Delving into the world of ceramics


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In ceramics, round is not always what the artist is angling for.

Visiting ceramics artists Christa Assad, Josh DeWeese, and Lorna Meaden plan to demonstrate what inspires them and how they make their art in three events this week.

They will hold a discussion in Van Allen Lecture Room 2 at 5:30 p.m. Friday and will demonstrate how they work from 9 a.m. to 4 p.m. Friday and Saturday in the Studio Arts Building. Admission is free.

“You get to see a step-by-step of how their forms are created,” said Mathew Rude, a UI assistant professor of art. He compared the lecture and demonstrations to “peering into the windows of [the artists’] studios to see how they work.”

The three artists plan to not merely present a course in art history but to discuss their techniques and what inspires them.

“The way I like to approach it is giving students a little background about my sources of inspiration,” Assad said.

Paintings, nature, and other classic sources of inspiration work for some. But Assad, a full-time studio artist from Berkeley, Calif., takes her cues from contemporary architecture and modern industrial design.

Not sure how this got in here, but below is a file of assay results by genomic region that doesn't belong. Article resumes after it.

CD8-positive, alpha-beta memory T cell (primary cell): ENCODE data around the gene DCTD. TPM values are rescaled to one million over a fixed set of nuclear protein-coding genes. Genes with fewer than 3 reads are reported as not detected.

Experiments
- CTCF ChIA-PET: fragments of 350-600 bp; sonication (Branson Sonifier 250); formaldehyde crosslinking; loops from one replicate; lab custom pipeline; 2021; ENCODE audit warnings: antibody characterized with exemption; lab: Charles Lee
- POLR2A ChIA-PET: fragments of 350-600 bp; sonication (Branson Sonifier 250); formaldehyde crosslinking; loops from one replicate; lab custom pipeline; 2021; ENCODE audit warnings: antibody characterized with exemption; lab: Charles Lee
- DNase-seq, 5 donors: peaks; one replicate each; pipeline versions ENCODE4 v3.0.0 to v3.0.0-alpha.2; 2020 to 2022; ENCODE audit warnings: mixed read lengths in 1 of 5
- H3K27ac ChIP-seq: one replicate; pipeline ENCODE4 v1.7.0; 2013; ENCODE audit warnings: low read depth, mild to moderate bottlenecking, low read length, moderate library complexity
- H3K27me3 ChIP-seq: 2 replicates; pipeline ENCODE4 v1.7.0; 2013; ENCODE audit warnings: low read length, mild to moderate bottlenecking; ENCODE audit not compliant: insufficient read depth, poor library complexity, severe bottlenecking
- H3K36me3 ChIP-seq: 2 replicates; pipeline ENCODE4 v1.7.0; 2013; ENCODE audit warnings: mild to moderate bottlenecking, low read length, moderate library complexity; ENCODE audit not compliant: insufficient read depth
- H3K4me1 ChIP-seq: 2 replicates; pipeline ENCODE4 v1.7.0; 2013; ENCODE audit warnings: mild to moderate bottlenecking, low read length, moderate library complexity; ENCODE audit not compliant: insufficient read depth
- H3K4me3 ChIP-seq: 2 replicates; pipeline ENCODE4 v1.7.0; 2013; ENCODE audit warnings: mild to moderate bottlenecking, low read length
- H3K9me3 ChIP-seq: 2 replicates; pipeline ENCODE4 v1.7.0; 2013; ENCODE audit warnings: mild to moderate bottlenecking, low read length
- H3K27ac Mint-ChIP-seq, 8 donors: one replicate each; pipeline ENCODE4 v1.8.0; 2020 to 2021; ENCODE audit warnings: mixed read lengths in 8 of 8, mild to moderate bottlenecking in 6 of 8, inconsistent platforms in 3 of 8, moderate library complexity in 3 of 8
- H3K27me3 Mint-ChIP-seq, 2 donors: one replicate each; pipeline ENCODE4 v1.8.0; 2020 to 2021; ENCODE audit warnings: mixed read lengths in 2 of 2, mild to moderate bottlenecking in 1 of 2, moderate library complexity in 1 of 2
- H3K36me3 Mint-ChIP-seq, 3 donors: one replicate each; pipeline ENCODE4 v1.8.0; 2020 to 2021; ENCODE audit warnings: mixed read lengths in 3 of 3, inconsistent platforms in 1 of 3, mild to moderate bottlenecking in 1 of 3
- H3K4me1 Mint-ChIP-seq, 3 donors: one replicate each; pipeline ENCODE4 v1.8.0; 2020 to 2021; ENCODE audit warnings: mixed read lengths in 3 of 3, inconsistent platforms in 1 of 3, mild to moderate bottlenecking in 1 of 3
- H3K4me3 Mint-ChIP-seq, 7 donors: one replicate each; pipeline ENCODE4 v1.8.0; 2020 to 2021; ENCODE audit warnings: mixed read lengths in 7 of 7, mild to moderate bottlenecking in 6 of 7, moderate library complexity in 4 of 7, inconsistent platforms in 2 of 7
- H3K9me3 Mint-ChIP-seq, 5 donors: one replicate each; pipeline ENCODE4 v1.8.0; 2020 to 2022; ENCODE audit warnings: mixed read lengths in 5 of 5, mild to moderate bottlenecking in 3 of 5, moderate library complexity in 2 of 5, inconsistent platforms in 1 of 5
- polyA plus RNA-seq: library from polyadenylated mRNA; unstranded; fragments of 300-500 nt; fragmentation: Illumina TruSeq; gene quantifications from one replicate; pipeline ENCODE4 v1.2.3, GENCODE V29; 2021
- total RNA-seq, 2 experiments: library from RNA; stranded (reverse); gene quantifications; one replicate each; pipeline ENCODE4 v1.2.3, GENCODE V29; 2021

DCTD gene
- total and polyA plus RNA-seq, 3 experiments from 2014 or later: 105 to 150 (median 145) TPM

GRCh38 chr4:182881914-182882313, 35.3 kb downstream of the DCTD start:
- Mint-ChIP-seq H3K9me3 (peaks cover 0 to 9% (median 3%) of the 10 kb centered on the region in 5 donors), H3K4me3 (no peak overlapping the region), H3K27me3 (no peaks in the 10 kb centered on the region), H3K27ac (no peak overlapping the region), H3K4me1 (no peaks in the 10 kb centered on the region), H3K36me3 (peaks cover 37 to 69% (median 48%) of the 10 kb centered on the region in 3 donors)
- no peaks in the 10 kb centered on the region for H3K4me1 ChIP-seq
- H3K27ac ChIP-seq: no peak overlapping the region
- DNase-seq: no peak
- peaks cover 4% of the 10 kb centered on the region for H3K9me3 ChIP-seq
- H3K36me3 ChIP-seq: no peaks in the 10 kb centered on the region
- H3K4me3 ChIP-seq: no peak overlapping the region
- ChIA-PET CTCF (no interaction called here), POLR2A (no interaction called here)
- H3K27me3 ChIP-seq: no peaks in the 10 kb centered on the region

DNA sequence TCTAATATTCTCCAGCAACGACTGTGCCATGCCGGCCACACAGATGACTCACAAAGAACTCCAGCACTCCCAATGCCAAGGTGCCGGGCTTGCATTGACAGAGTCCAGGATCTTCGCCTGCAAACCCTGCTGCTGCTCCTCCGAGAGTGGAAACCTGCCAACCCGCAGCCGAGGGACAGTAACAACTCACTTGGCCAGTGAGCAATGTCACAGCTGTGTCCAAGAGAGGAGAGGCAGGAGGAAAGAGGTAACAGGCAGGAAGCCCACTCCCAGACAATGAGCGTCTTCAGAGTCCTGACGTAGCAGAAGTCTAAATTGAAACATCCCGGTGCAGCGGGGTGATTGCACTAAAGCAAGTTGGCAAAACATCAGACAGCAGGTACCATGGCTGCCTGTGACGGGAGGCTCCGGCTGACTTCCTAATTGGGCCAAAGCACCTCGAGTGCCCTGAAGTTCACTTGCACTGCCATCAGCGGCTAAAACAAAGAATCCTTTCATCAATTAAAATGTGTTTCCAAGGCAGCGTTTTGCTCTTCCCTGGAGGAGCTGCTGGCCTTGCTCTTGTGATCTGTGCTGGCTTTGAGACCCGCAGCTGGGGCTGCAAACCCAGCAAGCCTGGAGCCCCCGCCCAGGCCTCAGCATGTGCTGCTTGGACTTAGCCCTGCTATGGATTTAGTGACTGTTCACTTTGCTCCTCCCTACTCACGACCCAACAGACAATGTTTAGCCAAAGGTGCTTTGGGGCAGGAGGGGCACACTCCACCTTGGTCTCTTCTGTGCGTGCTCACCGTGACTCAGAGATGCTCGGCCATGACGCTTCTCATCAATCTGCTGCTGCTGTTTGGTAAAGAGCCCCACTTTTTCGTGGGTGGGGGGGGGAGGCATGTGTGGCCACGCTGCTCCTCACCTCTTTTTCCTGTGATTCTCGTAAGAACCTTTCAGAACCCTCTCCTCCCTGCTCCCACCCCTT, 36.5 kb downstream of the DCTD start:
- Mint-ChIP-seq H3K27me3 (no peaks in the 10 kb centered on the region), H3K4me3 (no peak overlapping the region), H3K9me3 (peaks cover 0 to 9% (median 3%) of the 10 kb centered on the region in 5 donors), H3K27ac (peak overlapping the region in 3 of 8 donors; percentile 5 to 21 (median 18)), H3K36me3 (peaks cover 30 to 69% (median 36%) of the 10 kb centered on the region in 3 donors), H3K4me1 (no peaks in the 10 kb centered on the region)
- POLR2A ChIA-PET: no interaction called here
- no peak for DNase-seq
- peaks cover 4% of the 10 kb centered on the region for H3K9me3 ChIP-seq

“The style is based very strictly on geometry and precision,” she said. “It’s a style that’s evolved quite naturally from the interests I have.”

Assad, who was an engineering majors, showing how their inspirations turn from ideas into finished products.

“These guys will set up and demonstrate their work, answering questions from the participants and creating a dialogue about their work,” Rude said. “All of them have unique techniques to build their clay objects.”

Assad said she often starts out with the rounder shapes of clay that make up traditional pottery, such as vases and cups. She usually changes those forms later in the process, in what she calls “wheel-thrown slab construction.”

This creates something more in line with the precision and geometry that inspire her. The ceramics often come out in the form of teapots with hard edges and angles, a design she said is modeled on old clothes irons.

When Assad finishes the pieces, she fires them in a kiln at more than 2,200 degrees Fahrenheit to create “archival pieces that can outlast most any other material on the planet.”

The lecture and demonstrations, both Assad and Rude said, are aimed not just at advanced students but at anyone interested in pottery. Assad said she enjoys that element of the demonstrations.

“I get to go through the whole repertoire of what I make,” she said.

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